The provision of adequate housing is one of the most important political issues in the UK today. Against a background of disparate policy interventions, resistances, contradictions and conflict, the Housing – Interdisciplinary Futures Conference seeks to bring together architects, planners, sociologists, artists, economists, geographers, political activists, housing associations and policy makers. The aim is to debate this urgent issue and consider problems, options and potential solutions. Reflecting the belief that housing and its social implications are not discipline-specific concerns the conference invites cross-disciplinary, creative, and critical thinking from those engaging in research and activism from both inside and outside academia.
The context faced today in the UK can be presented as one of an ever dwindling supply of social or state funded housing, a reluctance from the private sector to meet the shortfall, and ever more pressures on Housing Associations to operate in the model of private landlords. Recent newspaper headlines have claimed that “housing squalor and exploitation are back”, and that government policies are forcing the most vulnerable “onto the streets”. Others have suggested that living conditions in some of the poorest areas of our cities result directly from government policies that amount to a “let-the-poor-be-poor crusade”.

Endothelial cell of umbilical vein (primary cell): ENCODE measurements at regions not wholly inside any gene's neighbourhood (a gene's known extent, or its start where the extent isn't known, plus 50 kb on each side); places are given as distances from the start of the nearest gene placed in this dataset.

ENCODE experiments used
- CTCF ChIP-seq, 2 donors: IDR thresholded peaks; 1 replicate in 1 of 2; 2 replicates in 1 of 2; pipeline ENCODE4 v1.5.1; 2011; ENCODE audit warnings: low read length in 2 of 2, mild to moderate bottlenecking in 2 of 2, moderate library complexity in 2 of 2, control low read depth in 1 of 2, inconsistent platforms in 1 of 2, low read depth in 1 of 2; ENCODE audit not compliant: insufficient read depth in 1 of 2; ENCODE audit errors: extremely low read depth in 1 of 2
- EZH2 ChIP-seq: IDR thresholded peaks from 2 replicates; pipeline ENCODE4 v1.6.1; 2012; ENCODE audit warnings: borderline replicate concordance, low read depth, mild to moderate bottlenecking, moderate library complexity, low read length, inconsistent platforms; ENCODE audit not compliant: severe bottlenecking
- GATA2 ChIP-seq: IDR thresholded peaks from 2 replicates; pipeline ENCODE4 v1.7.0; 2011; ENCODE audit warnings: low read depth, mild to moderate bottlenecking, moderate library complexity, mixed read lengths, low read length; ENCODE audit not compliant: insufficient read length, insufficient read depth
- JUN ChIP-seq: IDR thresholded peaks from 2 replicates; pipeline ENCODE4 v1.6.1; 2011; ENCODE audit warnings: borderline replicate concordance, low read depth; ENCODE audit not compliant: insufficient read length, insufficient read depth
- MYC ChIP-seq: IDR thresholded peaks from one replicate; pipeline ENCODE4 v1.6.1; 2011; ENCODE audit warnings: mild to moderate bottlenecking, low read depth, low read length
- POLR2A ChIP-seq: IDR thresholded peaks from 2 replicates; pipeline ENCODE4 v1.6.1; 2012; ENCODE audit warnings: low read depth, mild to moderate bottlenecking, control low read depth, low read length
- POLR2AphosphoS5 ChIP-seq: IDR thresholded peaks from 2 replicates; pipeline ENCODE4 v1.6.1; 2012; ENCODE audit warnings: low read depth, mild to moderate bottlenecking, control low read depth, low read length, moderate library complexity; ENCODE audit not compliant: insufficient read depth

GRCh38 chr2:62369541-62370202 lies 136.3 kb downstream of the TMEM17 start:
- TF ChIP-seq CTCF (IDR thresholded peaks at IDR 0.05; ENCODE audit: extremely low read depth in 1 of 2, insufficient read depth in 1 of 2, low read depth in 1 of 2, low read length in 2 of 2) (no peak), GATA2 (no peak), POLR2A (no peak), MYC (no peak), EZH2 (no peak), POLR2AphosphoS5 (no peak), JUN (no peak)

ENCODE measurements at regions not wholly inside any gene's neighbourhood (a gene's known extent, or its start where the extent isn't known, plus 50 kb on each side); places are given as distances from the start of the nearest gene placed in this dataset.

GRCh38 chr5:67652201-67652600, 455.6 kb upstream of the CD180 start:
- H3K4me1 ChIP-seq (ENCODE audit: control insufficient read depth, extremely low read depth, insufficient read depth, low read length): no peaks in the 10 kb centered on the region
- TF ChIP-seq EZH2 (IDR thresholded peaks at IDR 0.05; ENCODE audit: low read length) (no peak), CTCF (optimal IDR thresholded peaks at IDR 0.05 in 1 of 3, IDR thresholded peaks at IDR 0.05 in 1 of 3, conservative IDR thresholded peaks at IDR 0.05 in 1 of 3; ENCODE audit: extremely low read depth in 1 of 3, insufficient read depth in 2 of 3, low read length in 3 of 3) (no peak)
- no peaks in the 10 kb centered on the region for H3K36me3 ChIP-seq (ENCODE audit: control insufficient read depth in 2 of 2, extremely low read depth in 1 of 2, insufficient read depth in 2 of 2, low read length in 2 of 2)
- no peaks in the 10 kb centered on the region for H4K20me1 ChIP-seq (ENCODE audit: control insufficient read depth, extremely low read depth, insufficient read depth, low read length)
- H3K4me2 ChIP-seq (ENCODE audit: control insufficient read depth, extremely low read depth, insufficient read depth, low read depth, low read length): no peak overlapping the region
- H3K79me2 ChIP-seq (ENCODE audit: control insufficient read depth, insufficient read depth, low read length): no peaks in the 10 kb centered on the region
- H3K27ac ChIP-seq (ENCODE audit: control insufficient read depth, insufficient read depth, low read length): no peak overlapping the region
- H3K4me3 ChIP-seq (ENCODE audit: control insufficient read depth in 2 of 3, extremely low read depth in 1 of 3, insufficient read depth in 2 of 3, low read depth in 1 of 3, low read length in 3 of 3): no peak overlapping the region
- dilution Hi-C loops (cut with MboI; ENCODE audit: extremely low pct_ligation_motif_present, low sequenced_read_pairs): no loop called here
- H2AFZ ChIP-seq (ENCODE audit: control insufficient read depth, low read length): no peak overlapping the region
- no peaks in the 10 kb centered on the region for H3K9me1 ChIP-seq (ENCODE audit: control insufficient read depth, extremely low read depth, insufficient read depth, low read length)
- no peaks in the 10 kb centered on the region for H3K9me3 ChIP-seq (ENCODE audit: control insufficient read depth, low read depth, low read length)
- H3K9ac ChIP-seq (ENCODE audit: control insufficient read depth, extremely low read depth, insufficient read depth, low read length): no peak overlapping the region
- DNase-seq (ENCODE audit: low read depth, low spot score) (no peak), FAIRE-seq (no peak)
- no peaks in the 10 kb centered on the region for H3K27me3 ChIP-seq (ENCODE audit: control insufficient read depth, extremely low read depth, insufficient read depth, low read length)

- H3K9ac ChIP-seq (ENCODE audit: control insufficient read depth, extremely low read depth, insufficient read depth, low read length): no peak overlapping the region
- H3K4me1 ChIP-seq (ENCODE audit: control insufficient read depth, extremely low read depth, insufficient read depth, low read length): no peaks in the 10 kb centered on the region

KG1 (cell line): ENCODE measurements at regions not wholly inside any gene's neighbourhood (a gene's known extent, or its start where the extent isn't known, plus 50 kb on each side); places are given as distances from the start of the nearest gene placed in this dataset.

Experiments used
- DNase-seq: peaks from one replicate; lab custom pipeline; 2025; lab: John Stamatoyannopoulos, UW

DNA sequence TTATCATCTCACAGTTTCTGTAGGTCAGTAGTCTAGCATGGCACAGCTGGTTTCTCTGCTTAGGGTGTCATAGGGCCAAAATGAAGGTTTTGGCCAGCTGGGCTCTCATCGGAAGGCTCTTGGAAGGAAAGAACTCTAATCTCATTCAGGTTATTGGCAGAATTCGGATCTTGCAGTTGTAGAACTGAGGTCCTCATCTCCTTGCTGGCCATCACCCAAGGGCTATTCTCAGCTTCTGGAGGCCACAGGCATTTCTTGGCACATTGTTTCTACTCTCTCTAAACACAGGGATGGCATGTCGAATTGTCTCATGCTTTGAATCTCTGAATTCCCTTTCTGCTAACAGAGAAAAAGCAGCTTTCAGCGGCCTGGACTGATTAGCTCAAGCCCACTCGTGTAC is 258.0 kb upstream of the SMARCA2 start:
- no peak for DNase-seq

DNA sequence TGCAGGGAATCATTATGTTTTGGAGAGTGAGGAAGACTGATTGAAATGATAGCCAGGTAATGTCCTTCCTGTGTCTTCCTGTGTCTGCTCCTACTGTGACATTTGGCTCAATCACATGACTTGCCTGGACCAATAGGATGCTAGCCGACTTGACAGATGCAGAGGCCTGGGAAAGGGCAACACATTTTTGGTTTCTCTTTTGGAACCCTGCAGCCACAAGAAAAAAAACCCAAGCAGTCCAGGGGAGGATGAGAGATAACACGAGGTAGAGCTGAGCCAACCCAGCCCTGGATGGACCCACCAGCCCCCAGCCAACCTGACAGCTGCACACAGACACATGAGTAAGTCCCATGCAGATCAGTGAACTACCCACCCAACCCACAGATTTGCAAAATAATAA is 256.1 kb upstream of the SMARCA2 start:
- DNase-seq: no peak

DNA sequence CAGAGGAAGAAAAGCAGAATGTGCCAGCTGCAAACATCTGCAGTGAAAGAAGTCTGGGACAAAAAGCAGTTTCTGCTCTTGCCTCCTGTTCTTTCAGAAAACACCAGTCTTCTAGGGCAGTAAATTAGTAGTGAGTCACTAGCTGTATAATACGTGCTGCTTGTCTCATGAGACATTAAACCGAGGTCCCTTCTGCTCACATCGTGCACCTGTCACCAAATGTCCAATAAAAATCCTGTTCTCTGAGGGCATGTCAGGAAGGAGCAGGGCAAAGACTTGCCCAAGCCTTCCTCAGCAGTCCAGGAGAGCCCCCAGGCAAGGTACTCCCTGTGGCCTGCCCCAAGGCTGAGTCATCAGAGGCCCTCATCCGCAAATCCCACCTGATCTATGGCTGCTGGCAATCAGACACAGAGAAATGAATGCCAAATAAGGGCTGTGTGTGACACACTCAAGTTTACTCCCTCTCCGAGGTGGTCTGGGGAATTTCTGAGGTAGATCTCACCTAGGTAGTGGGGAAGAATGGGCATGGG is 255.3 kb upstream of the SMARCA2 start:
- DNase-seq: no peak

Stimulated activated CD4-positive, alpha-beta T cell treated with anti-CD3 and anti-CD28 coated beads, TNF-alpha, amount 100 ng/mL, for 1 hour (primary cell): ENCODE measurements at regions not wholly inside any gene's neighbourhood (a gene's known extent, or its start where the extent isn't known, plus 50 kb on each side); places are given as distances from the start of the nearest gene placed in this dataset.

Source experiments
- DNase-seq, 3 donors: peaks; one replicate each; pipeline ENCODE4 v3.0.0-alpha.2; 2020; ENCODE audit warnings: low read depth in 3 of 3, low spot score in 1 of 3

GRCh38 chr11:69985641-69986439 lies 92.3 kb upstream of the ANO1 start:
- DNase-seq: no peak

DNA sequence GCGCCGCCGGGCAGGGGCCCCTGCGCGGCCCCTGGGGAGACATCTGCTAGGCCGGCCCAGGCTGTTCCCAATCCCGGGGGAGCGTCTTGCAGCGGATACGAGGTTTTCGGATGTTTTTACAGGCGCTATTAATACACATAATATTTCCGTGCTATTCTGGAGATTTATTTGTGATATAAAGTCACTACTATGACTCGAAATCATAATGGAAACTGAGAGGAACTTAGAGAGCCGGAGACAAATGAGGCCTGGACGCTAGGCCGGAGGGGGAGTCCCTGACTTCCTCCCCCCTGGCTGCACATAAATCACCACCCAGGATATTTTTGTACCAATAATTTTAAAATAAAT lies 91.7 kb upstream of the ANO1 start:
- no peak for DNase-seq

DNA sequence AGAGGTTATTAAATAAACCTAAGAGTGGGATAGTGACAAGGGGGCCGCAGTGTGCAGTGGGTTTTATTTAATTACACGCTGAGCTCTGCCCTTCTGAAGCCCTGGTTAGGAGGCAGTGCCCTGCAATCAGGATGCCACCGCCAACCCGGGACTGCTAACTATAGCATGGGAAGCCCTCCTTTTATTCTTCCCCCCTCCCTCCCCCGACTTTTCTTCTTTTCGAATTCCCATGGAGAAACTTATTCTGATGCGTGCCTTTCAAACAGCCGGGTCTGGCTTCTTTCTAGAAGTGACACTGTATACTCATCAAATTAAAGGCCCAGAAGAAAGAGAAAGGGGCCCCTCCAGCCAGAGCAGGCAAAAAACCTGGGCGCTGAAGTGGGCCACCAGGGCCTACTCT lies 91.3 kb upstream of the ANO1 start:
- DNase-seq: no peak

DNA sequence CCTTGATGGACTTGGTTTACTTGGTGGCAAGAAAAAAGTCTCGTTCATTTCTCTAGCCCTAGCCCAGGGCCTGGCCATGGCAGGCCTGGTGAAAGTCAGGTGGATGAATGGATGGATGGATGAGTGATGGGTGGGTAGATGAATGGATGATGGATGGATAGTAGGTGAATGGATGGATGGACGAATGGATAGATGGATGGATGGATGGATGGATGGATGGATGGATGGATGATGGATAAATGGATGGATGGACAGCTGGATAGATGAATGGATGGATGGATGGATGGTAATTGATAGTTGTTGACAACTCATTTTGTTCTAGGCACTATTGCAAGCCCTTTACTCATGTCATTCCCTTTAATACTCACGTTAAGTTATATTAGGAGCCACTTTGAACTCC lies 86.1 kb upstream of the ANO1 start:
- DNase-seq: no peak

On the reverse side it is arguable that government intervention has been the problem all along and that regulation prevents the private sector meeting the needs of the country. The 2010 UK government reforms of planning policy and the freeing of greenbelt land for residential development are the most obvious manifestations of this position. The shift in UK planning policy to an ‘assumption of favourability’ is another. In this case, responding to housing need is presented as a dual solution – meeting housing shortage and boosting a flagging economy.
Following the position of Bernard Rudofsky’s Architecture Without Architects however, others reject either the government or private sector dichotomy. Looking to local development projects led by local residents as the way forward, multiple activists and community groups are seeking a DIY approach. From this perspective, externally led projects will inevitably result in a dilution of the user’s voice and a blurring of their needs.